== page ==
David: The word for today is: hoodoo. One word that haunts a lot of what I write is hoodoo, especially the idea of English hoodoo. The wonderful process by which England has a tendency to absorb and fuse and make wonderful new traditions from anything washing across its landscape. Today as I sat in the fete’s beer tent, under the shade of the Westway, a ukulele band played Clash songs, played Rolling Stones’ songs, played musical hall oldies. Children danced to them all. The air was thick with the smell of Kent hops and goat curry. Boats went by, bunting flapping. English crosses, Jamaican crosses. An overpowering sense of community rituals. The moments in the calendar when all this manifests. The magic of London, the magic of England coming through something as simple as a fete. Hoodoo as part of the cultural glue.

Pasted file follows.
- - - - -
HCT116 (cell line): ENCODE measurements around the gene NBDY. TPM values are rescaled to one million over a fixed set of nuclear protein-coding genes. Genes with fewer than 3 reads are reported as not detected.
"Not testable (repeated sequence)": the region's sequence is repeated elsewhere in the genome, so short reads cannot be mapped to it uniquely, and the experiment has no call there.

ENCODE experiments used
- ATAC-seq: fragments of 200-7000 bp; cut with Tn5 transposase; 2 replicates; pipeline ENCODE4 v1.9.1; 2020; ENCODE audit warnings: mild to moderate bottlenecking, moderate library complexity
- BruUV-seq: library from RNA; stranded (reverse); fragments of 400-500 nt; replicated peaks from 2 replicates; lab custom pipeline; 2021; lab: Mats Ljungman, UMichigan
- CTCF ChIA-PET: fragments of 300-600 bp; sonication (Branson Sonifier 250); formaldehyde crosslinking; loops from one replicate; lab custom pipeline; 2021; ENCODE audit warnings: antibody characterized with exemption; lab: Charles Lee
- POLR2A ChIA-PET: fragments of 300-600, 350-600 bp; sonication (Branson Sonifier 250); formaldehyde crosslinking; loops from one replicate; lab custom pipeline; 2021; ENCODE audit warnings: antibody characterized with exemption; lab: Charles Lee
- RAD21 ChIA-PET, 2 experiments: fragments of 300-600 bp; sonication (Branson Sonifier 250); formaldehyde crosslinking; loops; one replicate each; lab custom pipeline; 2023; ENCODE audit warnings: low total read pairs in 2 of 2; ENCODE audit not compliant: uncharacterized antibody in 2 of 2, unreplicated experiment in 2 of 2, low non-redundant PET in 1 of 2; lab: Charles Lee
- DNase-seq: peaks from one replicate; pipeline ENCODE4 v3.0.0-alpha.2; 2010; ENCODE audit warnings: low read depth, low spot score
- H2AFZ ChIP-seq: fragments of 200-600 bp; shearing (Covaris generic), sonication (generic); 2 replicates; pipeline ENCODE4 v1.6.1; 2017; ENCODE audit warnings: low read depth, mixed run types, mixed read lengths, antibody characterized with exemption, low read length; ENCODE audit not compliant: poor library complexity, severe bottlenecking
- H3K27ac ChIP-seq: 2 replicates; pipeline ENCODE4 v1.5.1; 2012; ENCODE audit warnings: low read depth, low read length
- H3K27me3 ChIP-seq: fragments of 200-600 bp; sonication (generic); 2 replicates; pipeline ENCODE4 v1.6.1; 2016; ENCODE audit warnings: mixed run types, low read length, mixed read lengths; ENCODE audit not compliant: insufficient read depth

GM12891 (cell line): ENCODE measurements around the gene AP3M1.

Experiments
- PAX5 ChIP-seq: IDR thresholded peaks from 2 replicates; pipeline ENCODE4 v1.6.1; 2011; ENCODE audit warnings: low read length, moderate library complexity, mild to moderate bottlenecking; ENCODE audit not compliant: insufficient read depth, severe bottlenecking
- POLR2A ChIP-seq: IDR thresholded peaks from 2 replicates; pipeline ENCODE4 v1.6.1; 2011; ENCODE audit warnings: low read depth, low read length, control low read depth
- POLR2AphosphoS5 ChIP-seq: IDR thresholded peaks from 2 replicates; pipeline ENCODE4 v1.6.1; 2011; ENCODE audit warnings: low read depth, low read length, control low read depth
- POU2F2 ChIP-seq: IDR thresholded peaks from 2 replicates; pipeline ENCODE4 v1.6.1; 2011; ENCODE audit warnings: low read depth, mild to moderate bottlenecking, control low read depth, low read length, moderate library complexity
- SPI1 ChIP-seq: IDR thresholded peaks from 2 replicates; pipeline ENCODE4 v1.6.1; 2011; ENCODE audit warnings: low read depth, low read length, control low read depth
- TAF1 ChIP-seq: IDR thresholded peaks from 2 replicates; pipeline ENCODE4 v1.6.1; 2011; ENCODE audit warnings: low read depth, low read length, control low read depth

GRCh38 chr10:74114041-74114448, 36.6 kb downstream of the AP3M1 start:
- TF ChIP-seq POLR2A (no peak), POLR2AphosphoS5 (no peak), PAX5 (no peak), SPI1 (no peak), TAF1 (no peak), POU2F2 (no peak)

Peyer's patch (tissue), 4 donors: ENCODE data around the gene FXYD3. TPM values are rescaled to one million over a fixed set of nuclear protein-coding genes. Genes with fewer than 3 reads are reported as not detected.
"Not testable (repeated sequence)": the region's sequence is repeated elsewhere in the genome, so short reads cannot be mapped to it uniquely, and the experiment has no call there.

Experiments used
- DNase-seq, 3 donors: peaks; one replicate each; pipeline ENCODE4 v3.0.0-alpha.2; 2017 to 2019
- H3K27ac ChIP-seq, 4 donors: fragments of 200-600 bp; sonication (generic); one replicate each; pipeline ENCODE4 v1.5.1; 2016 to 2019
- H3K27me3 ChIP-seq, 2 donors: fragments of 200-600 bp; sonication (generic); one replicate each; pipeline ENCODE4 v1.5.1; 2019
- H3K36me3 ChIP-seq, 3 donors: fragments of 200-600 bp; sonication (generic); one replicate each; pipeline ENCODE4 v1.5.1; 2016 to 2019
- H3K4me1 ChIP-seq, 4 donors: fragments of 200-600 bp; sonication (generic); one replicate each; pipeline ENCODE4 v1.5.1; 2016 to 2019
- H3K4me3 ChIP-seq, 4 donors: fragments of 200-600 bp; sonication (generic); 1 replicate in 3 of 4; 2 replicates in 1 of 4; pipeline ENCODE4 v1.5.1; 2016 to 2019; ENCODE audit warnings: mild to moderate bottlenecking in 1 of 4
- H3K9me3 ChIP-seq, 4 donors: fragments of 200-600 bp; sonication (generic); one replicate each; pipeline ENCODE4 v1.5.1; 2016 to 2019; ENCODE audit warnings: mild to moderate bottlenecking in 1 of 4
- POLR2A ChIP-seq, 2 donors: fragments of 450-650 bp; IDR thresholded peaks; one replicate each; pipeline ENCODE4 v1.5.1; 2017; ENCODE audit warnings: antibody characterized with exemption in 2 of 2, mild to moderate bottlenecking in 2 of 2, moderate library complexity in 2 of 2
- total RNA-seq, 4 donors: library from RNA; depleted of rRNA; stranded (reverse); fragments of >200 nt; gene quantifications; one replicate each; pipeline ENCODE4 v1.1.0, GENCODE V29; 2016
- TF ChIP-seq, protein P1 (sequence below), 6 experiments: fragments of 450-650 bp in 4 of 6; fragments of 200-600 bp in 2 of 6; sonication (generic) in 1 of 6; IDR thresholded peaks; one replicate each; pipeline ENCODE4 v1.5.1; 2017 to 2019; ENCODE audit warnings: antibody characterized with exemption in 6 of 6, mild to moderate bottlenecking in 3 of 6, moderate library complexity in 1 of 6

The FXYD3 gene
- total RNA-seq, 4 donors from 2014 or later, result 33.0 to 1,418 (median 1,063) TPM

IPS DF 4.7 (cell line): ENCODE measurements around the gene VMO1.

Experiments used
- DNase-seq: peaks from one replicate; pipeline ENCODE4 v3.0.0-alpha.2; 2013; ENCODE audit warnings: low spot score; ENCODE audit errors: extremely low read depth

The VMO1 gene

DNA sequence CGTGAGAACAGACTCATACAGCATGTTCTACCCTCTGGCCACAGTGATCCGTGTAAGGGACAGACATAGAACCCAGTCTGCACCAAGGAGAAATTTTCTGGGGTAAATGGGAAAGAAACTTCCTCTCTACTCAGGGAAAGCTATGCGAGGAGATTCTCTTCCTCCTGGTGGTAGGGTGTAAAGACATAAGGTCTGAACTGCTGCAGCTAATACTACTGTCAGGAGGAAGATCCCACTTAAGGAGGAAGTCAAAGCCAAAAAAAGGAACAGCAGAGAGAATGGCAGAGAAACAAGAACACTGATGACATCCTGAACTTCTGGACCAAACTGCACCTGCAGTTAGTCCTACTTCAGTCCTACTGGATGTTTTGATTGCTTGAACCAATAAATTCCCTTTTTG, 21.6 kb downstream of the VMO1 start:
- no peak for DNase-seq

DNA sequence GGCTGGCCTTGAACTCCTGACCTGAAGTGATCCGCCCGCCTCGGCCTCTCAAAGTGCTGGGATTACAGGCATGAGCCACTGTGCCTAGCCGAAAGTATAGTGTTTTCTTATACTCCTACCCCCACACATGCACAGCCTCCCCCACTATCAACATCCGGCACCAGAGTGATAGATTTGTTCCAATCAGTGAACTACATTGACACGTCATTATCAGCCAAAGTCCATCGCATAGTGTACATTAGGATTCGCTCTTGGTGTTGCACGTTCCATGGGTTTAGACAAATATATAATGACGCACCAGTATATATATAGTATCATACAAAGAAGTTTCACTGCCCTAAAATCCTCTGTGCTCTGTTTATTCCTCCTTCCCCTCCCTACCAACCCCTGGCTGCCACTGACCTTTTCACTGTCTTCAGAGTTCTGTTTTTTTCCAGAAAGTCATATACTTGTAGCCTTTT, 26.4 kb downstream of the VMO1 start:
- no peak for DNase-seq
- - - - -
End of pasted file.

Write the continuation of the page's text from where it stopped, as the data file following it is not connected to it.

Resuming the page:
Jo: I had to look hoodoo up. Initially I thought you must have confused and meant voodoo, but immediately realized no, I was working with a wordsmith here, he must know! So rather than going to the internet for a definition I went to my wonderful ‘Compact Edition of the Oxford English Dictionary’, the one that comes with a magnifying glass. I have had this many years now, and I realize that rarely a week goes by without me using it. Much as I can lose myself looking at maps, I can lose myself in this dictionary, looking at all the meanings and where these have originated from. Many a time this dictionary has provided me with the basis of a project. So back to hoodoo, to bewitch.